‘Heart diseases responsible for one-third of all deaths above 40 years of age in Karnataka

Heart surgeons of Vikram Hospital Bengaluru provide CPR training to 20 traffic policemen in the run-up to the World Heart Day in the presence of Anupam Agarwal, DCP, Traffic Police ,Bengaluru City.

BENGALURU / September 26, 2018 – Cardiovascular diseases are the leading cause of death in India, with the country accounting for one-fifth of all cardiovascular deaths globally. Karnataka shows a similar pattern. More than one-third (37%) of all deaths in people above the age of 40 in Karnataka are attributable to cardiovascular diseases. Worse, their incidence is increasing. More people are dying of ischemic heart diseases today compared to 15 years ago. This was said by renowned cardiologists from Vikram Hospital Bengaluru in the run-up to the World Heart Day.

Said Dr. Ganeshakrishnan T Iyer, CTVS Surgeon, Vikram Hospital, Bengaluru: “Ischemic heart diseases account for the largest fraction of cardiovascular diseases. This is due to poor lifestyle and high incidence of risk factors like hypertension, use of tobacco, diabetes, obesity, physical inactivity, lipid abnormalities, etc. Life expectancy is increasing. In Karnataka, it was 62.5 years and 59 years for females and males, respectively, in 1990, which increased to 71.1 years and 67.1 years, respectively, in 2016. This has resulted in a large aging population with attendant cardiovascular problems such as valve diseases, heart rhythm problems like atrial fibrillation, and heart failure. These heart-related problems are on the rise among both genders across age groups in both urban and rural areas. However, due to improvement in socioeconomic status, the occurrence of rheumatic heart diseases has declined considerably among the people.”

Highlighting recent advances in the treatment of heart diseases, Dr. P Ranganath Nayak, Consultant Cardiologist and Medical Director, Vikram Hospital, Bengaluru, said: “Many advances have been made in recent times in the management of cardiovascular diseases. There are many new medications which have made an enormous difference to the quality of life of the patients and improved their lifespan. In addition to these, many new therapeutic interventions have also changed things for the better. Implantable devices like bi-ventricular pacemakers and implantable cardioverters-defibrillators have improved and saved many lives. In some patients, it is also possible to replace aortic valves without surgery. Cardiac transplantation is also increasingly being adopted.”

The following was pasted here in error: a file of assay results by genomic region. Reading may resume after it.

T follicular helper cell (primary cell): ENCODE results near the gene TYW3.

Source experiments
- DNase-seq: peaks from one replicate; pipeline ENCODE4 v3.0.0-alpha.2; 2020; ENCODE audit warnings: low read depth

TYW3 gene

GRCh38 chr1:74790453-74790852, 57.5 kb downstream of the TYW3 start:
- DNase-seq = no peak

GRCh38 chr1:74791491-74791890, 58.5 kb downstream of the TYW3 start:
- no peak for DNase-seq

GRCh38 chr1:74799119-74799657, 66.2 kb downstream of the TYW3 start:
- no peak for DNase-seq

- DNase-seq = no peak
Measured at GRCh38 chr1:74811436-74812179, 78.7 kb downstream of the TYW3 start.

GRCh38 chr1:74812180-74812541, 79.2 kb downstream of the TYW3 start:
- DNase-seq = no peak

Talking about the prevention of heart diseases, Dr. P Padmakumar, Consultant Cardiologist, Vikram Hospital, Bengaluru, said: “India differs from the developed world in terms of accessibility and affordability of cardiovascular care. Its mortality rate from heart diseases is much worse compared to Western nations. Awareness about heart diseases among the people is also very poor. Though most advanced therapies are today available in our country for cardiac care, access to these is extremely limited. Prevention therefore is much better than cure. Lifestyle changes are an integral part of prevention of cardiovascular diseases. A sensible diet and adequate physical activity go a long way in preventing heart diseases. Tobacco use in all forms must be avoided. Early detection and aggressive treatment of risk factors such as hypertension, diabetes and lipid abnormalities are vital.”

On the occasion, top cardiologists from Vikram Hospital Bengaluru gave Cardiopulmonary Resuscitation (CPR) training to 20 traffic policemen handpicked from several jurisdictions in Bengaluru. The event was attended by Anupam Agarwal, DCP, Traffic Police ,Bengaluru City. 

Said Dr. Somesh Mittal, CEO, Vikram Hospital, Bengaluru: “It is important for all policemen deployed in the field to learn Cardiopulmonary Resuscitation (CPR), which can be a lifesaver in many emergencies in which someone's breathing or heartbeat has stopped, such as heart attack, drowning or road accidents. Immediately providing CPR to a victim can double or triple chances of survival after cardiac arrest by keeping the blood flow active. The CPR training given to Bengaluru policemen by our cardiologists included techniques like chest compressions and mouth-to-mouth breathing. We hope this will help them save several lives in future.”

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